German pilot (1892-1918). After graduating from a military school, he began his career in World War I as a scout in his native Silesia and Polish Russia, then as a messenger in France. He was assigned to an experimental twin-engine bomber in 1915, but the project was scrapped after it was discovered how poor the large biplane was at maneuvering.

In October of 1915, Richthofen was transferred to pilot training. He was an adequate, but not outstanding, pilot -- after 25 training flights, he crashed while trying to land on his first solo flight. He was posted to the front in March of 1916, and in April, he rigged one of the first machine guns set up to be fired by the pilot, rather than the observer. He shot down his first plane on April 26, 1916, though the kill was unconfirmed because the plane fell behind British lines.

After shooting down 16 planes, Richthofen was granted his own squadron, which moved wherever they were needed, living in tents as they traveled constantly. Most of the pilots were aces, and everyone painted their planes in wild colors -- Richthofen painted his Fokker triplane red. The squadron was nicknamed "The Flying Circus" by the British, and Richthofen was tagged "The Red Baron".

He was shot down in March of 1917, but survived. He came back the next month with an astounding 21 confirmed victories, including four in one day.

By May 1, 1917, he had 52 kills and was called home, where he met the Kaiser and top German commanders, was promoted to captain, toured Germany as a celebrity, and wrote his autobiography. When he returned to the front at the end of June, his squadron was enlarged and renamed the Richthofen Squadron.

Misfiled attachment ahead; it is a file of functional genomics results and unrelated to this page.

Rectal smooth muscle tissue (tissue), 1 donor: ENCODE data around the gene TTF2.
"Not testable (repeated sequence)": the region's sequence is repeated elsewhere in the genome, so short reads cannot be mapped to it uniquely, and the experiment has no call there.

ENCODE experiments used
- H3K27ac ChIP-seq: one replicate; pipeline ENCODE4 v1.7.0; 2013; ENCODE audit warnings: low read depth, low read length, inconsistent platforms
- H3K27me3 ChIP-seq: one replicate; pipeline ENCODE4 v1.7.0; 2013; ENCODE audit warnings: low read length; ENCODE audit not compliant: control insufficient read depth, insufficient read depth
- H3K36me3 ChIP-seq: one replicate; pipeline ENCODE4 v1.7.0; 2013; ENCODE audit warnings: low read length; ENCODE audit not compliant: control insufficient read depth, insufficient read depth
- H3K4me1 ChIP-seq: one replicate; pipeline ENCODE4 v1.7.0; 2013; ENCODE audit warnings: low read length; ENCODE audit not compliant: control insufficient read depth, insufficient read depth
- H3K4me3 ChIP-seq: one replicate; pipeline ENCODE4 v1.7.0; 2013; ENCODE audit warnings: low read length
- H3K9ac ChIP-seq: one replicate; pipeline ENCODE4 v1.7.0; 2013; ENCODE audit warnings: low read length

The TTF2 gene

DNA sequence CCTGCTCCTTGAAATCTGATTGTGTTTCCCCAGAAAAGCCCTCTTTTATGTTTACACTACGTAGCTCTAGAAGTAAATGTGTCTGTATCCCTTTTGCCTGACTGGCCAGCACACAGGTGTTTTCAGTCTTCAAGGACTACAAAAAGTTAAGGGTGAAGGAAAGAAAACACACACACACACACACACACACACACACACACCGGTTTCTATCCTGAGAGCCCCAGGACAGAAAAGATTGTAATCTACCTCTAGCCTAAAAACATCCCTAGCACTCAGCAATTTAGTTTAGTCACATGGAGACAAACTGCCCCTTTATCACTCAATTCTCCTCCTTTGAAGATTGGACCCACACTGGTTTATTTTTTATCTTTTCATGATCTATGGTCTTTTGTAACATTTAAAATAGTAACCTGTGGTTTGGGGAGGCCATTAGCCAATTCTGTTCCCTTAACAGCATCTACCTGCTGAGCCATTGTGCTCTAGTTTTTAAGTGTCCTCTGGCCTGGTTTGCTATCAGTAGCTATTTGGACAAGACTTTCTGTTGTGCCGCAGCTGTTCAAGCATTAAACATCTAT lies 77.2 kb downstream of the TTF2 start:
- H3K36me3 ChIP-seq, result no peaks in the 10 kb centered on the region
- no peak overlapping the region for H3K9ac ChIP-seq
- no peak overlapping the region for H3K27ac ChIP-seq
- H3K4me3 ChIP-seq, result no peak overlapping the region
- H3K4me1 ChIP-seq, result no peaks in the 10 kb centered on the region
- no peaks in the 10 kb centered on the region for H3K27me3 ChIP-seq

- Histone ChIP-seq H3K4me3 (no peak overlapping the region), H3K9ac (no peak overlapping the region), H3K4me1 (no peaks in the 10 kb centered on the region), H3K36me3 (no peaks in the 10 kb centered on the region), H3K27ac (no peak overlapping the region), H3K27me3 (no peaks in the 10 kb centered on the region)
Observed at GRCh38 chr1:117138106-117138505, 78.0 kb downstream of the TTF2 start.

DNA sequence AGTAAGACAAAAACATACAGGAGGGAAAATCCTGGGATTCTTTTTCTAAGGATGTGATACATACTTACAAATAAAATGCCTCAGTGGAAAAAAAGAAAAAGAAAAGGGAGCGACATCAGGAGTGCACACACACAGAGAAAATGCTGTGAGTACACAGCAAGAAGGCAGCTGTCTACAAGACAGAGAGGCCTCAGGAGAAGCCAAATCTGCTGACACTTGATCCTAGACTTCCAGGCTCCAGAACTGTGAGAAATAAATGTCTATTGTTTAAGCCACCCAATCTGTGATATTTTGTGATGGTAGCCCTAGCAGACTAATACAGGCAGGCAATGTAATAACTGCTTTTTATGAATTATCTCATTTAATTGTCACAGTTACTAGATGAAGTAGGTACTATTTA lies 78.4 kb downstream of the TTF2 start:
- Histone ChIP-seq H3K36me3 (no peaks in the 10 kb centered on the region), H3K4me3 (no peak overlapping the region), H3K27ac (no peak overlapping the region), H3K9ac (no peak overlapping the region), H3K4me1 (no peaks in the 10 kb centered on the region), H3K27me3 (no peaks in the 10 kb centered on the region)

He was shot down again in July by two British pilots. He landed safely, but received a head wound which caused him severe headaches for the rest of his life. German High Command pressured Richthofen to leave front-line service, recognizing that the Allies would benefit from a morale boost if he were killed, but Richthofen fought his assignment to administration and publicity tours and was re-assigned to the front after only a short period.

By March of 1918, Richthofen had 80 confirmed kills. On April 21, he pursued Wilfred May's Sopwith Camel far behind British lines. Flying low, he was hit in the chest, either by gunners on the ground or by a Canadian flying to May's aid. He crashed and was buried with full military honors by the British. In the 1920s, his coffin was disinterred and transported to Germany for reburial, again with full honors.

Though Richthofen is recognized as the best ace of World War I, he was not a very good pilot -- most of his success was due to his innovative battle tactics and excellent shooting. He was also admired by pilots on both sides of the conflict as a professional and chivalric airman, if a bit cocky.

Research from GURPS Who's Who 2, compiled by Phil Masters, "Manfred von Richthofen, 'The Red Baron'" by David Walker, pp. 114-115.

Transitional Man says: "The Canadian who may have shot the Baron down was Sopwith Camel pilot Capt. Roy Brown, and the tactics used were designed by Oswald Boelcke to overcome Germany's inferiority in the air."